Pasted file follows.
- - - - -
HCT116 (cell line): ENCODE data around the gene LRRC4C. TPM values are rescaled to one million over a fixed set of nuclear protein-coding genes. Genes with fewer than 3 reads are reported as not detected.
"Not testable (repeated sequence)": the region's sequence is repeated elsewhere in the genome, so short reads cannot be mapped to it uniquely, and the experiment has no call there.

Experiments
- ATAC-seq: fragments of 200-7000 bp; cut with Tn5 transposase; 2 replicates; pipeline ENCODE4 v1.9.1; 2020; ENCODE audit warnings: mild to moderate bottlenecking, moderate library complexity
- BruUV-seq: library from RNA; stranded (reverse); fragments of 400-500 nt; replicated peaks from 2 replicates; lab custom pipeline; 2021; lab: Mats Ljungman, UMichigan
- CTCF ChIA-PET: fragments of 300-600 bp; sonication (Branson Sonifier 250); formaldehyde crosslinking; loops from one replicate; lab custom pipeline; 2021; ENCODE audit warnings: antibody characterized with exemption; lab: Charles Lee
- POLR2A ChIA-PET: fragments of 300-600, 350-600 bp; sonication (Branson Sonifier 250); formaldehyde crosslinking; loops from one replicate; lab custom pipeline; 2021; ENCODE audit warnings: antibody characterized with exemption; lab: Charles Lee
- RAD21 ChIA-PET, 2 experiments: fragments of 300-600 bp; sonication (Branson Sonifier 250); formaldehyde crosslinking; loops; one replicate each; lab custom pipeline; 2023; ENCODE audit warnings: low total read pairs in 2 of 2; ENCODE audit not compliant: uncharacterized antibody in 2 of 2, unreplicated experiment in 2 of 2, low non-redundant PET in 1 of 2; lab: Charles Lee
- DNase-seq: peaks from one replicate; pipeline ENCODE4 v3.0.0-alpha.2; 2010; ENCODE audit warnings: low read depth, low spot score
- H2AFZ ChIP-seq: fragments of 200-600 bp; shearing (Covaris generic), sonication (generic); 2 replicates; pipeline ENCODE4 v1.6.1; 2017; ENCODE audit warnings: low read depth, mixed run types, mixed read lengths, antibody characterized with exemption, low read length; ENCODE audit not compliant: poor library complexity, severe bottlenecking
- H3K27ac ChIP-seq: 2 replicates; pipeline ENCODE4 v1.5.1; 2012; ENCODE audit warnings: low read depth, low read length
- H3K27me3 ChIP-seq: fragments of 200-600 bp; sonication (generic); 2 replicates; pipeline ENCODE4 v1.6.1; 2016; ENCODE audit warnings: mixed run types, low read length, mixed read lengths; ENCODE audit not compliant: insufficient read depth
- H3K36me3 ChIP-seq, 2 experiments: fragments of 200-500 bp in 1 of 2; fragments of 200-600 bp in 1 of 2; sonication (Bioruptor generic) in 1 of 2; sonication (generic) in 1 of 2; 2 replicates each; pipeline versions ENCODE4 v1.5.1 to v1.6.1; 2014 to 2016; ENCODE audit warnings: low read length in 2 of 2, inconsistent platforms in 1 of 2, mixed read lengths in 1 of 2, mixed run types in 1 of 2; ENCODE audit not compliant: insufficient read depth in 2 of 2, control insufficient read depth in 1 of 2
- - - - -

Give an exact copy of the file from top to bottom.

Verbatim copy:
HCT116 (cell line): ENCODE data around the gene LRRC4C. TPM values are rescaled to one million over a fixed set of nuclear protein-coding genes. Genes with fewer than 3 reads are reported as not detected.
"Not testable (repeated sequence)": the region's sequence is repeated elsewhere in the genome, so short reads cannot be mapped to it uniquely, and the experiment has no call there.

Experiments
- ATAC-seq: fragments of 200-7000 bp; cut with Tn5 transposase; 2 replicates; pipeline ENCODE4 v1.9.1; 2020; ENCODE audit warnings: mild to moderate bottlenecking, moderate library complexity
- BruUV-seq: library from RNA; stranded (reverse); fragments of 400-500 nt; replicated peaks from 2 replicates; lab custom pipeline; 2021; lab: Mats Ljungman, UMichigan
- CTCF ChIA-PET: fragments of 300-600 bp; sonication (Branson Sonifier 250); formaldehyde crosslinking; loops from one replicate; lab custom pipeline; 2021; ENCODE audit warnings: antibody characterized with exemption; lab: Charles Lee
- POLR2A ChIA-PET: fragments of 300-600, 350-600 bp; sonication (Branson Sonifier 250); formaldehyde crosslinking; loops from one replicate; lab custom pipeline; 2021; ENCODE audit warnings: antibody characterized with exemption; lab: Charles Lee
- RAD21 ChIA-PET, 2 experiments: fragments of 300-600 bp; sonication (Branson Sonifier 250); formaldehyde crosslinking; loops; one replicate each; lab custom pipeline; 2023; ENCODE audit warnings: low total read pairs in 2 of 2; ENCODE audit not compliant: uncharacterized antibody in 2 of 2, unreplicated experiment in 2 of 2, low non-redundant PET in 1 of 2; lab: Charles Lee
- DNase-seq: peaks from one replicate; pipeline ENCODE4 v3.0.0-alpha.2; 2010; ENCODE audit warnings: low read depth, low spot score
- H2AFZ ChIP-seq: fragments of 200-600 bp; shearing (Covaris generic), sonication (generic); 2 replicates; pipeline ENCODE4 v1.6.1; 2017; ENCODE audit warnings: low read depth, mixed run types, mixed read lengths, antibody characterized with exemption, low read length; ENCODE audit not compliant: poor library complexity, severe bottlenecking
- H3K27ac ChIP-seq: 2 replicates; pipeline ENCODE4 v1.5.1; 2012; ENCODE audit warnings: low read depth, low read length
- H3K27me3 ChIP-seq: fragments of 200-600 bp; sonication (generic); 2 replicates; pipeline ENCODE4 v1.6.1; 2016; ENCODE audit warnings: mixed run types, low read length, mixed read lengths; ENCODE audit not compliant: insufficient read depth
- H3K36me3 ChIP-seq, 2 experiments: fragments of 200-500 bp in 1 of 2; fragments of 200-600 bp in 1 of 2; sonication (Bioruptor generic) in 1 of 2; sonication (generic) in 1 of 2; 2 replicates each; pipeline versions ENCODE4 v1.5.1 to v1.6.1; 2014 to 2016; ENCODE audit warnings: low read length in 2 of 2, inconsistent platforms in 1 of 2, mixed read lengths in 1 of 2, mixed run types in 1 of 2; ENCODE audit not compliant: insufficient read depth in 2 of 2, control insufficient read depth in 1 of 2